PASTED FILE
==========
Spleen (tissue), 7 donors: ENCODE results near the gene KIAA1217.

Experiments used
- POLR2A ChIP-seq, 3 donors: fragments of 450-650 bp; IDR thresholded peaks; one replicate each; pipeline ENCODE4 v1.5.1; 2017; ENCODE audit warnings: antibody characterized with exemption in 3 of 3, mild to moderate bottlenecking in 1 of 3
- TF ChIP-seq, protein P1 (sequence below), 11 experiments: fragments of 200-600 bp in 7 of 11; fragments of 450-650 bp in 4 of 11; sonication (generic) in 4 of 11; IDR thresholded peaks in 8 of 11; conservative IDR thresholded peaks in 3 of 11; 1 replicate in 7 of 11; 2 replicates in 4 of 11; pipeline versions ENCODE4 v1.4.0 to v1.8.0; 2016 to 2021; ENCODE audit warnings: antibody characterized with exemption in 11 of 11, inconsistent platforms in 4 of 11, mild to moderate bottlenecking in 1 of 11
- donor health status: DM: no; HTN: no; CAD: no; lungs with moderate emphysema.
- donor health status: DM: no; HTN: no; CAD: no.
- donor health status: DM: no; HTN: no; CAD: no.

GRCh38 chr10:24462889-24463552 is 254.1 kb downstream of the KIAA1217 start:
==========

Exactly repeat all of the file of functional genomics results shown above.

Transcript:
Spleen (tissue), 7 donors: ENCODE results near the gene KIAA1217.

Experiments used
- POLR2A ChIP-seq, 3 donors: fragments of 450-650 bp; IDR thresholded peaks; one replicate each; pipeline ENCODE4 v1.5.1; 2017; ENCODE audit warnings: antibody characterized with exemption in 3 of 3, mild to moderate bottlenecking in 1 of 3
- TF ChIP-seq, protein P1 (sequence below), 11 experiments: fragments of 200-600 bp in 7 of 11; fragments of 450-650 bp in 4 of 11; sonication (generic) in 4 of 11; IDR thresholded peaks in 8 of 11; conservative IDR thresholded peaks in 3 of 11; 1 replicate in 7 of 11; 2 replicates in 4 of 11; pipeline versions ENCODE4 v1.4.0 to v1.8.0; 2016 to 2021; ENCODE audit warnings: antibody characterized with exemption in 11 of 11, inconsistent platforms in 4 of 11, mild to moderate bottlenecking in 1 of 11
- donor health status: DM: no; HTN: no; CAD: no; lungs with moderate emphysema.
- donor health status: DM: no; HTN: no; CAD: no.
- donor health status: DM: no; HTN: no; CAD: no.

GRCh38 chr10:24462889-24463552 is 254.1 kb downstream of the KIAA1217 start: